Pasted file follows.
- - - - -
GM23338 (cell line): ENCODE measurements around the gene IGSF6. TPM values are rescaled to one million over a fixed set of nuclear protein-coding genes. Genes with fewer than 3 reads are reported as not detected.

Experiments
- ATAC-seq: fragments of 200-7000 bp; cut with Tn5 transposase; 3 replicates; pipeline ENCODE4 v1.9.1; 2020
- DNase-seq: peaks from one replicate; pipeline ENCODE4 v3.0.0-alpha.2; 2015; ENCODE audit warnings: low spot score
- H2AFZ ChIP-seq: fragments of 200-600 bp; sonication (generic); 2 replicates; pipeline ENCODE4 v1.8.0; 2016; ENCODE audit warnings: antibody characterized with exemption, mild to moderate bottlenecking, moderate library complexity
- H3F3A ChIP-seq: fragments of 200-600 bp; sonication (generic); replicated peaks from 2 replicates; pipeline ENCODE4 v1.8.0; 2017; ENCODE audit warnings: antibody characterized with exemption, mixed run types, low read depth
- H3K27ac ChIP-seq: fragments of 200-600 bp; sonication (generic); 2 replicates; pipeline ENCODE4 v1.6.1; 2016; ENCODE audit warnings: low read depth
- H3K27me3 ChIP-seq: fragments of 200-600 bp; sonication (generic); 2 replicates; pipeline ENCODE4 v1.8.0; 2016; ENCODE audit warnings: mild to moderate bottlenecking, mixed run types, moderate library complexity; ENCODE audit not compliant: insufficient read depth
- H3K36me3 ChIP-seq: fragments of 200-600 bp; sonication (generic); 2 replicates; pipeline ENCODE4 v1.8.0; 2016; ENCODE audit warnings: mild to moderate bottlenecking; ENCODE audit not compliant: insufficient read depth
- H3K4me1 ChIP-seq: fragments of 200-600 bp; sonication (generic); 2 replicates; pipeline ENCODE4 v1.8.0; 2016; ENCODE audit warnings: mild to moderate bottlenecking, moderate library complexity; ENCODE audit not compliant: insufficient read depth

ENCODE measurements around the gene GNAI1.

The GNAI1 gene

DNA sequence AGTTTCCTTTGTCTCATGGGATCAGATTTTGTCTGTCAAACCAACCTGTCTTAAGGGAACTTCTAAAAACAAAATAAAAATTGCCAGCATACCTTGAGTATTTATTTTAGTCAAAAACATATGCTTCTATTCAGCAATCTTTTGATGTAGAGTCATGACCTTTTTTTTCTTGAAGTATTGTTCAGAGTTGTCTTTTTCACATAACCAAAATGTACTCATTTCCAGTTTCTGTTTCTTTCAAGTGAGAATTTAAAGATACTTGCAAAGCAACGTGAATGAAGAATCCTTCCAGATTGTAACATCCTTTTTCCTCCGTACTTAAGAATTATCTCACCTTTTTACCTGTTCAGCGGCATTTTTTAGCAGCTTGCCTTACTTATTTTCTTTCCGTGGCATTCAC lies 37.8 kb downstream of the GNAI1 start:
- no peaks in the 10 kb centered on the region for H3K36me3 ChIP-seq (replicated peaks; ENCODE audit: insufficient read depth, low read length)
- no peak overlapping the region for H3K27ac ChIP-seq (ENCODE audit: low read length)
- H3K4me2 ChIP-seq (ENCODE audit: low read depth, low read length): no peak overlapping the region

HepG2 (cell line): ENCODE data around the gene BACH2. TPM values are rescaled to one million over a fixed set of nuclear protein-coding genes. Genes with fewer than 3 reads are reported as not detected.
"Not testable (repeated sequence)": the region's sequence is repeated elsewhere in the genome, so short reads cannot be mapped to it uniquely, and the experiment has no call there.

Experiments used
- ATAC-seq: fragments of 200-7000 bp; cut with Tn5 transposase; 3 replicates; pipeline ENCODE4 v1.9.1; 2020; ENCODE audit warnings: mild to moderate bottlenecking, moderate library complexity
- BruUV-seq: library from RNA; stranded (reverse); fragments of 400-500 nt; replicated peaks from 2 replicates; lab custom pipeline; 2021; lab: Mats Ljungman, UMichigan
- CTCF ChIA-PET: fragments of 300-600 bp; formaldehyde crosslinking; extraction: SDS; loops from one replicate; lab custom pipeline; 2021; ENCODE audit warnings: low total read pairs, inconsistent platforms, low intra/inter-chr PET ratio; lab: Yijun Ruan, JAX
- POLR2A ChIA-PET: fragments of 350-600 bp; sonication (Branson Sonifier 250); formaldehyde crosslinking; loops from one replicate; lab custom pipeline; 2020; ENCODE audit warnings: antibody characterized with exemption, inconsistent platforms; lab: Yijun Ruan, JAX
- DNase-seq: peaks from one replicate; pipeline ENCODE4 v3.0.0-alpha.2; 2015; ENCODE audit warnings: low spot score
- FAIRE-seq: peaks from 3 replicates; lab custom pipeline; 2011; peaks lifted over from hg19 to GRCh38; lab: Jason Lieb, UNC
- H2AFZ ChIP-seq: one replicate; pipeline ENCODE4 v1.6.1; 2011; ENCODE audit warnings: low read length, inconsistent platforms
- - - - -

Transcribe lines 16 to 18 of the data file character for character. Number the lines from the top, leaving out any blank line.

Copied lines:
- H3K4me2 ChIP-seq (ENCODE audit: low read depth, low read length): no peak overlapping the region

HepG2 (cell line): ENCODE data around the gene BACH2. TPM values are rescaled to one million over a fixed set of nuclear protein-coding genes. Genes with fewer than 3 reads are reported as not detected.
"Not testable (repeated sequence)": the region's sequence is repeated elsewhere in the genome, so short reads cannot be mapped to it uniquely, and the experiment has no call there.